Research Topic

Smart Food for Healthy, Sustainable and Resilient Food Systems

About this Research Topic

We are no longer able to provide the world population with a healthy diet and, at the same time, sustainably balance our planetary resources to ensure resilient and viable livelihoods for smallholder farmers. For the past fifty years, diets have become less nutritionally balanced, contribute significantly to climate change, and have accelerated the process of biodiversity erosion. We have reduced the number of species that are cultivated for food, and for each species, we are growing fewer varieties. While agriculture has moved towards uniformity, biodiversity is the basis of healthy and nutritious diets, and biodiversity is paramount for adapting crops to climate change. Hence, it is important to build resilient and sustainable food systems by re-introducing diversity into our agricultural systems and introducing “Smart Food” from smart crops into our diets.

Smart Food is food that fulfills the criteria for being good for you (nutritious and healthy), good for the planet (environmentally sustainable); and beneficial to the farmers who grow these crops (resilient and viable).

The aim of this Research Topic is to provide researchers, research managers, funding agencies, and government agencies with scientifically backed information to foster awareness, increased use, and support for research into Smart Food.

We expect to:
1. Identify solutions, new data, or information that contribute to our food being smart: good for you (healthy and nutritious), good for the planet (environmentally sustainable), and good for the producers especially the smallholder farmers (resilient and viable).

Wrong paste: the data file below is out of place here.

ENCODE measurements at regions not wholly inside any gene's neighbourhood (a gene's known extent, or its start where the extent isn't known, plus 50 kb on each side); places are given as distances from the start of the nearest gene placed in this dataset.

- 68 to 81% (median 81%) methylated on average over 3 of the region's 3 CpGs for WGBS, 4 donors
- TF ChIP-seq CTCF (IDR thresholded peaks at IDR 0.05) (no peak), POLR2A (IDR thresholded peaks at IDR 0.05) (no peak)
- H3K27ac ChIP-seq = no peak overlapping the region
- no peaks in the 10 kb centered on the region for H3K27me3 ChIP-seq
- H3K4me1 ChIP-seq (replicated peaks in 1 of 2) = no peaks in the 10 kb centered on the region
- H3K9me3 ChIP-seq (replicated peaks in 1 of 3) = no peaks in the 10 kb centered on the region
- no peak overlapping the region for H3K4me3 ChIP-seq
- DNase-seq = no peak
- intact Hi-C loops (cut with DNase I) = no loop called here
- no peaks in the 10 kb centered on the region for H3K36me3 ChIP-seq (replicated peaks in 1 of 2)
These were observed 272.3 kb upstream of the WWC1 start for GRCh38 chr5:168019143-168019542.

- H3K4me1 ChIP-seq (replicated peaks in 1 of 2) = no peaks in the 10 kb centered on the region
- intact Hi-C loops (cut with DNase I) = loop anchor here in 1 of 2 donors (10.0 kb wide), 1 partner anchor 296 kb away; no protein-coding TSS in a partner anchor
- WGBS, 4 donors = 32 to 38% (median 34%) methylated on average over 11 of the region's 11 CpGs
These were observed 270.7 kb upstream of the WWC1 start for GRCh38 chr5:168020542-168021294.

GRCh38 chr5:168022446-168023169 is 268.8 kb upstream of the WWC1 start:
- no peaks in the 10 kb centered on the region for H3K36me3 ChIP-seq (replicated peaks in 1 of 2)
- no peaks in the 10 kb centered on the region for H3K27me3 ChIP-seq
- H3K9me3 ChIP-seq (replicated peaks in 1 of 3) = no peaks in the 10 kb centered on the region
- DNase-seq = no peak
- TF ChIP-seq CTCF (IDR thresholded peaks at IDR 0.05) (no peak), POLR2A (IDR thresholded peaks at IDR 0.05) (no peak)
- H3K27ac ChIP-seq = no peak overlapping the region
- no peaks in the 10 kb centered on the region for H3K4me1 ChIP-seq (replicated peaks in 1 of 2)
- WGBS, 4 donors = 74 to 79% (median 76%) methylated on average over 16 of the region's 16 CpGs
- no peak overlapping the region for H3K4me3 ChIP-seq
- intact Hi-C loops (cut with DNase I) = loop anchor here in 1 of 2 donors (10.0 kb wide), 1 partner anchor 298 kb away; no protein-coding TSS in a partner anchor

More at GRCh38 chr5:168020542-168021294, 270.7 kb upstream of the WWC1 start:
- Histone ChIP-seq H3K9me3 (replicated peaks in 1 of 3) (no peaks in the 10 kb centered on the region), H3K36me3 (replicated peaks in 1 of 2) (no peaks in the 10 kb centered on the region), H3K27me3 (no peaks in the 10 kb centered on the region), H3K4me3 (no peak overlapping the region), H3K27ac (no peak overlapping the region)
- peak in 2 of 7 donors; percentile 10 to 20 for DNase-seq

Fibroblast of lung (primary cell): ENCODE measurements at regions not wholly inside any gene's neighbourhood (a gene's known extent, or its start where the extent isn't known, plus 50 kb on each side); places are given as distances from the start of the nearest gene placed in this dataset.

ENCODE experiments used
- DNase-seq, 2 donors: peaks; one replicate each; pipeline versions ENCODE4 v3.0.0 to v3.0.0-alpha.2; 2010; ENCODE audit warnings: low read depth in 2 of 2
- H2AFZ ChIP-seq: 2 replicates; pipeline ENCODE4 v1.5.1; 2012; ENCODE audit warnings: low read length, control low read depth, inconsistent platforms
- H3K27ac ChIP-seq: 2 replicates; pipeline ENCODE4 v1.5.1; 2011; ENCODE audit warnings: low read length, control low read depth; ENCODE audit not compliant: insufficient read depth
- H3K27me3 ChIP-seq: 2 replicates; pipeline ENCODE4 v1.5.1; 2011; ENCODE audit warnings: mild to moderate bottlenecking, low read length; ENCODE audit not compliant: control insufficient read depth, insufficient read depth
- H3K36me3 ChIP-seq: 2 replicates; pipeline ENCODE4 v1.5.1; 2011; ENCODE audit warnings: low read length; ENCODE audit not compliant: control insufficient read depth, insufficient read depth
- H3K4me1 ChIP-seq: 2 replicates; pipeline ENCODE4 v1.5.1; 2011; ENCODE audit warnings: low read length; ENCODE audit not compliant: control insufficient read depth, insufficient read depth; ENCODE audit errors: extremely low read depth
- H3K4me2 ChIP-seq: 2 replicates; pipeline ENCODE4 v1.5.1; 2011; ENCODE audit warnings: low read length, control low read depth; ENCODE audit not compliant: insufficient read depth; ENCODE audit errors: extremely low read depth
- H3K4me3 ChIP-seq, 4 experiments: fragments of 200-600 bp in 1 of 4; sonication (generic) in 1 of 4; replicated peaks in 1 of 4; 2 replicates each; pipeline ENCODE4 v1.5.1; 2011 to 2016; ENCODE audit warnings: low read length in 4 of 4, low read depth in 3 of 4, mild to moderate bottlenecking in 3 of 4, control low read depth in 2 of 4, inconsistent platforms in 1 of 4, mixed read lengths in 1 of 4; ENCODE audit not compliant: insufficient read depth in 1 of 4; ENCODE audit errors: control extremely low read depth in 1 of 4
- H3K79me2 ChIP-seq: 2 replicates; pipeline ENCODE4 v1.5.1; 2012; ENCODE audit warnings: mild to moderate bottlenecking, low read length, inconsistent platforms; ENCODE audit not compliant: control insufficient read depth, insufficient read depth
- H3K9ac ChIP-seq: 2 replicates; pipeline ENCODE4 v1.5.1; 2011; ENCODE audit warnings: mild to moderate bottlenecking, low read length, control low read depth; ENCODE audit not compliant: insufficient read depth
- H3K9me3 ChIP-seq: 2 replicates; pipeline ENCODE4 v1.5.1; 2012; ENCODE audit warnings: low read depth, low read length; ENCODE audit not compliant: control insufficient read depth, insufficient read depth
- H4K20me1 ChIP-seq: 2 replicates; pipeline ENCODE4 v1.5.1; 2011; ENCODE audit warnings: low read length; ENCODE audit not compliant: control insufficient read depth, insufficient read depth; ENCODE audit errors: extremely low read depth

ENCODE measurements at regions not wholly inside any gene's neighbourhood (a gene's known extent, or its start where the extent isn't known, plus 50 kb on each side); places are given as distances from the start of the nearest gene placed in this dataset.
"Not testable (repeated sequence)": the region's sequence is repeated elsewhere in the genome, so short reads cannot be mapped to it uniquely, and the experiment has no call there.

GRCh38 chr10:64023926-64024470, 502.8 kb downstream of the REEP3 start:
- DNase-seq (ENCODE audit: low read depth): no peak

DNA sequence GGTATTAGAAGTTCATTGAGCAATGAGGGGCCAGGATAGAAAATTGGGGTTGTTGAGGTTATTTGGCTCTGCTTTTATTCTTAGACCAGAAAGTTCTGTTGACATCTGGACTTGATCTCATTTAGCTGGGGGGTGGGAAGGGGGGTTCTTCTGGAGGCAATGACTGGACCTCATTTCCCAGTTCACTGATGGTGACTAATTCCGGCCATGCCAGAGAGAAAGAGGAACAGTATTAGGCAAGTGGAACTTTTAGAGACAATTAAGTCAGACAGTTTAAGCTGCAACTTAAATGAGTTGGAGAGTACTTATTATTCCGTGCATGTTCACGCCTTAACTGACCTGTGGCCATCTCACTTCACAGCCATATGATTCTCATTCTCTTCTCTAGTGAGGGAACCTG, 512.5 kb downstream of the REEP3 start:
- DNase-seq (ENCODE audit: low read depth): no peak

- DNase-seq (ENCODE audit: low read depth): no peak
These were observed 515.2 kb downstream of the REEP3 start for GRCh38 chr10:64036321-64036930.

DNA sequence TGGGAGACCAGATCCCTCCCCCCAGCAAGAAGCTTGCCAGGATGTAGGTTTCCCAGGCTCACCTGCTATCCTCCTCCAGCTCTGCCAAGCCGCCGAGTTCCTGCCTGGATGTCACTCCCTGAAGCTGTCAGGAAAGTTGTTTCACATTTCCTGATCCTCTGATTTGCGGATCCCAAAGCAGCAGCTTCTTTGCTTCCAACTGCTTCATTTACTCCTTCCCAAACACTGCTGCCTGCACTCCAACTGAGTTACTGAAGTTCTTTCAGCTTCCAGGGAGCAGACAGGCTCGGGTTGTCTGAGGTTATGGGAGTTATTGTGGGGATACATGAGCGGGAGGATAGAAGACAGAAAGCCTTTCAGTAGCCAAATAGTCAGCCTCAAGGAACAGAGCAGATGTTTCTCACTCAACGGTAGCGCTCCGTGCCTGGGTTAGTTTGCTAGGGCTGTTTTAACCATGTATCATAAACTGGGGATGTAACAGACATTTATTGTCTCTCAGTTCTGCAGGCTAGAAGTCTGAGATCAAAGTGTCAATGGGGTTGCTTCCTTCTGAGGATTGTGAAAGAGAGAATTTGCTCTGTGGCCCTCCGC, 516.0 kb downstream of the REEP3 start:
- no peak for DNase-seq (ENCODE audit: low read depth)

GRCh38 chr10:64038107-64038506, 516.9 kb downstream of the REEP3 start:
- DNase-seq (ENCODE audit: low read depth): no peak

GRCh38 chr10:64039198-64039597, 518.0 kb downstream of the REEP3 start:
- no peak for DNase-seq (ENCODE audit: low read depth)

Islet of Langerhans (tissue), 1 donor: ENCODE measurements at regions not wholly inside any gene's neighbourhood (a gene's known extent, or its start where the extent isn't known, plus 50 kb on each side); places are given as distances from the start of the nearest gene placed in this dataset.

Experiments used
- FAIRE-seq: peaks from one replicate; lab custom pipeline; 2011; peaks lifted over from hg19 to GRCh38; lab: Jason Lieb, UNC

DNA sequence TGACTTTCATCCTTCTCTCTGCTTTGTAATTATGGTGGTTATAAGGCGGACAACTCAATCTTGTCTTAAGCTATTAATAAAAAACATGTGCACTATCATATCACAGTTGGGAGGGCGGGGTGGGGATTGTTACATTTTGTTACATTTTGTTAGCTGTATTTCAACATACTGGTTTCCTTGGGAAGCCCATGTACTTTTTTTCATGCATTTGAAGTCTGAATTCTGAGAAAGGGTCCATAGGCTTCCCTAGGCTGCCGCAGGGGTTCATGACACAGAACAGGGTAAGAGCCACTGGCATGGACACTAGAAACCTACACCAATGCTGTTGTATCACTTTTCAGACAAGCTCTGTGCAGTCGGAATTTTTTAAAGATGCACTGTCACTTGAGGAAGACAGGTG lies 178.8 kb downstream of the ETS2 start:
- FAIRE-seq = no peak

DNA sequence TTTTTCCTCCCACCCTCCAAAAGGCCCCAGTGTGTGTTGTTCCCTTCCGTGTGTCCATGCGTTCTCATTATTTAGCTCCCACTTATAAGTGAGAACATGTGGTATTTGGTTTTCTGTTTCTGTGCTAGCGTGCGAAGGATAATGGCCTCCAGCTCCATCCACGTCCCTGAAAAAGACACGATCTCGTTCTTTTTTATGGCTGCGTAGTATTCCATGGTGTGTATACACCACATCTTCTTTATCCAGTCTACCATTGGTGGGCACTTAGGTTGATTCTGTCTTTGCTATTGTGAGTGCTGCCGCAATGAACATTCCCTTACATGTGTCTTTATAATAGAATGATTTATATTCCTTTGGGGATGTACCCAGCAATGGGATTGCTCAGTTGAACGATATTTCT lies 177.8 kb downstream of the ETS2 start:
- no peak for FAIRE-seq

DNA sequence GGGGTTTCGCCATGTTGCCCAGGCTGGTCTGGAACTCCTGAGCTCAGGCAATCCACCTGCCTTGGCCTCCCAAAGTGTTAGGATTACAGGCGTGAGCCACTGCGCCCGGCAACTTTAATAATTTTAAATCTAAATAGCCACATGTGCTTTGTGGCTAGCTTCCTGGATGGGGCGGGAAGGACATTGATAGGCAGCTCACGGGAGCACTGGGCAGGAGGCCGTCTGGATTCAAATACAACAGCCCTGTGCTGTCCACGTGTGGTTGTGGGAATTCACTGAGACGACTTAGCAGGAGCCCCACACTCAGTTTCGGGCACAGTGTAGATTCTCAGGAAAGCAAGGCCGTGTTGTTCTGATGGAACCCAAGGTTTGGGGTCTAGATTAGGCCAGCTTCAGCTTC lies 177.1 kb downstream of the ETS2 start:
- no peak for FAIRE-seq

2. Identify food system solutions that are smart: having a Smart Food triple bottom line of being good for you, the planet, and farmers.
3. Identify and address the needs of current scientific research looking into how Smart Food affects our nutrition and health, the planet, the farmer, and the whole value chain (from farming to cooking, processing, marketing).

Submitted manuscripts may include Original Research, Systematic Reviews, Reviews, and Perspective papers that address issues across the value chain from farmers to consumers – including research into the adaptation of various crops to climate change, farmer acceptance and profitability of various crops, nutrition and environmental sustainability of food crops, processing impacts on the nutrition of food, consumer awareness of healthy food, changing consumer behavior towards food, and other obstacles which potentially deter farmers from growing more diverse and smart foods.

Any food/agricultural crops covered must show that they are a Smart Food, recognized as nutritious, environmentally sustainable, and (potentially) beneficial for the farmers. Examples of some crops to be considered, but not limited to, are millets, sorghum, barley, and grain legumes.

Any solutions presented must show that the work can contribute to a Smart Food triple bottom line of being good for consumers, the planet, and farmers.


Keywords: Biodiversity, Millets, Legumes, Cereals, Healthy Food, Nutrition, Climate Change., Smart Food


Important Note: All contributions to this Research Topic must be within the scope of the section and journal to which they are submitted, as defined in their mission statements. Frontiers reserves the right to guide an out-of-scope manuscript to a more suitable section or journal at any stage of peer review.